Getting Started

Before running this notebook, select “Session > Restart R and Clear Output” in the menu above to start a new R session. This will clear any old data sets and give us a blank slate to start with.

After starting a new session, run the following code chunk to load the libraries and data that we will be working with today.

I have set the options include=FALSE and message=FALSE to avoid cluttering the solutions with all the output from this code.

Organizing Data

Verbs

In these notes we are going to cover a set of functions that take a data frame as an input and return a new version of the data frame. These functions are called verbs and come from the dplyr package. If you are familiar with running database queries, note that all of these verbs map onto SQL commands. In fact, R can be set up so that dplyr is called over a database rather than a local data frame in memory.

There are over 40 verbs in the dplyr package, though most are a minor variant or specific application of another verb. In this notebook we will see only four of them, all of which are related to selecting and arranging rows and columns:

  • select a subset of rows from the original data set (filter and slice)
  • select a subset of columns from the original data set (select)
  • sort the rows of a data set (arrange)

In all verb functions, the first argument is the original data frame and the output is a new data frame. Here, we will also see the functions between and %in% to assist with the filtering command and desc to assist with arranging the rows of a data set.

Note that verbs do not modify the original data; they operate on a copy of the original data. We have to make an explicit name for the new data set if we want to save it for use elsewhere.

Choosing rows

It is often useful to take a subset of the rows of an existing data set, for example if you want to build a model on a certain subpopulation or highlight a particular part of the data in a plot. Perhaps the most straightforward way to take a subset of rows is to indicate the specific row numbers that we want to extract. In order to select rows by row numbers, we use the verb slice, followed by the numbers of the rows we want separated by commas. Here is an example taking the second, fifth, and seventh rows of the data:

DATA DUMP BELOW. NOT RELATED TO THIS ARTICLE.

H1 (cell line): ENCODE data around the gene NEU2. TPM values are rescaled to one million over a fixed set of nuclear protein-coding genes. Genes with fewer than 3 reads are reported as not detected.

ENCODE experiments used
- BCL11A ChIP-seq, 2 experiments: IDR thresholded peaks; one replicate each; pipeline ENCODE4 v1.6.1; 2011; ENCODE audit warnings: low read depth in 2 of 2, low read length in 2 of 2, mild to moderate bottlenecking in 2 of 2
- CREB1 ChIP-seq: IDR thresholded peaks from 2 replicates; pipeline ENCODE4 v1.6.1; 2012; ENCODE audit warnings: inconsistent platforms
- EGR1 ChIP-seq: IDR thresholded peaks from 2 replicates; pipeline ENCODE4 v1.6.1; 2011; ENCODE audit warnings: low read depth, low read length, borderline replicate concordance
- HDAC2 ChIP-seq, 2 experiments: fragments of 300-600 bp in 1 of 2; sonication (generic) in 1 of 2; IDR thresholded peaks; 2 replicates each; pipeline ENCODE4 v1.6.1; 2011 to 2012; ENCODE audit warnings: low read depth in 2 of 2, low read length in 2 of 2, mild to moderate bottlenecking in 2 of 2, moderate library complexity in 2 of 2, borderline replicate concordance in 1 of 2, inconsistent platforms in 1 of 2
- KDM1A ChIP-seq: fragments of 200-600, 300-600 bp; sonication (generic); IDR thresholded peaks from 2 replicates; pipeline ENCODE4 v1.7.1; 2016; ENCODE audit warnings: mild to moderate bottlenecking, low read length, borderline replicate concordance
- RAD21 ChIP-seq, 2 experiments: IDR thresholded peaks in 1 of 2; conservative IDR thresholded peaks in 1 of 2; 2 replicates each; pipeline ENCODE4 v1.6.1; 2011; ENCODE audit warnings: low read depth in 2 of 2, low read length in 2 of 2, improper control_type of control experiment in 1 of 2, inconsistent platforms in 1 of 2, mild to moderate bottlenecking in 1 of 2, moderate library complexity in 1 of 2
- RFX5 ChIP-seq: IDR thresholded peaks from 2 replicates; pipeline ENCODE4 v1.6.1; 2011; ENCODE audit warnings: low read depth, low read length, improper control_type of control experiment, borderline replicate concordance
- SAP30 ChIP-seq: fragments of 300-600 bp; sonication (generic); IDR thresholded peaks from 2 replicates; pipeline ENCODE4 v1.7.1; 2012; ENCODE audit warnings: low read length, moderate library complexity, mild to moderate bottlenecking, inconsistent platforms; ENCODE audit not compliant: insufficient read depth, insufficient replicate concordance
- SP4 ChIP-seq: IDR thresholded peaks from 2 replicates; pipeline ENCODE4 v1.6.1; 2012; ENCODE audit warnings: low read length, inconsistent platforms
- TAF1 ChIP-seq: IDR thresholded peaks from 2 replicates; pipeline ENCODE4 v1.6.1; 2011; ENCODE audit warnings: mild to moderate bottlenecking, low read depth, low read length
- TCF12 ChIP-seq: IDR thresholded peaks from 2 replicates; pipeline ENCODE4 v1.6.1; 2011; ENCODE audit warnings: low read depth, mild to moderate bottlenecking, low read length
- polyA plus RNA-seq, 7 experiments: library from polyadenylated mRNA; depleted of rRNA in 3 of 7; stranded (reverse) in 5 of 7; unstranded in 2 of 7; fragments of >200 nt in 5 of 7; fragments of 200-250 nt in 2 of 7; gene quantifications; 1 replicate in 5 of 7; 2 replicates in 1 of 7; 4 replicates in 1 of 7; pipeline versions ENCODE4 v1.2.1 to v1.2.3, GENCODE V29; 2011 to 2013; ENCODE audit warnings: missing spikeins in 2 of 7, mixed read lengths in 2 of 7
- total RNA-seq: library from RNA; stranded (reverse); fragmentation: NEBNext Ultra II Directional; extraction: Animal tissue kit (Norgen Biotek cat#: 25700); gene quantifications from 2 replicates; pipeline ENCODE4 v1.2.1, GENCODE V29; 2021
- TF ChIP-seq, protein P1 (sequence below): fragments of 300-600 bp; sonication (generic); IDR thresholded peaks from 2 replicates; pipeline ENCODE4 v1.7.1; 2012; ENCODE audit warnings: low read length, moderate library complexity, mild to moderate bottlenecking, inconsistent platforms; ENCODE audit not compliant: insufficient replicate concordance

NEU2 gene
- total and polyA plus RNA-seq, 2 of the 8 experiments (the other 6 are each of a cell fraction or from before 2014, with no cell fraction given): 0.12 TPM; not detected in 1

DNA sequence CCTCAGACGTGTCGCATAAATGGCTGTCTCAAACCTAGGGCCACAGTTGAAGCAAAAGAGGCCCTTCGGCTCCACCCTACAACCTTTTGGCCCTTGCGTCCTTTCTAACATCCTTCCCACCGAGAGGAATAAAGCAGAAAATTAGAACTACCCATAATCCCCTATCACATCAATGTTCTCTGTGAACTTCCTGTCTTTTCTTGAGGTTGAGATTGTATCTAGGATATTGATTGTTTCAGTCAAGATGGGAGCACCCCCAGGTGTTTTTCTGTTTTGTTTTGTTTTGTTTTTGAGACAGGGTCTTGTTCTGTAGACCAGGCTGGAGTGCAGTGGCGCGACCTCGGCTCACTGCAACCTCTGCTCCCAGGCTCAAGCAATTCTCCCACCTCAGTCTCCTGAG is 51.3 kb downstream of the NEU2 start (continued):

food %>%
  slice(2, 5, 7)
## # A tibble: 3 x 17
##   item  food_group calories total_fat sat_fat cholesterol sodium carbs fiber
##   <chr> <chr>         <dbl>     <dbl>   <dbl>       <dbl>  <dbl> <dbl> <dbl>
## 1 Aspa… vegetable        20       0.1   0.046           0      2  3.88   2.1
## 2 Chic… grains          180       2.9   0.309           0    243 30.0    8.6
## 3 Beef  meat            288      19.5   7.73           87    384  0      0  
## # … with 8 more variables: sugar <dbl>, protein <dbl>, iron <dbl>,
## #   vitamin_a <dbl>, vitamin_c <dbl>, wiki <chr>, description <chr>,
## #   color <chr>

As mentioned above, the code here does not change the data set food itself. It still has all 61 rows of food contained in it. If we want to create a new data set with just these three food item, we need to explicitly name and assign it. For example, here is how we would create a data set of the first five food items named food_first_five:

food_first_five <- food %>%
  slice(1, 2, 3, 4, 5)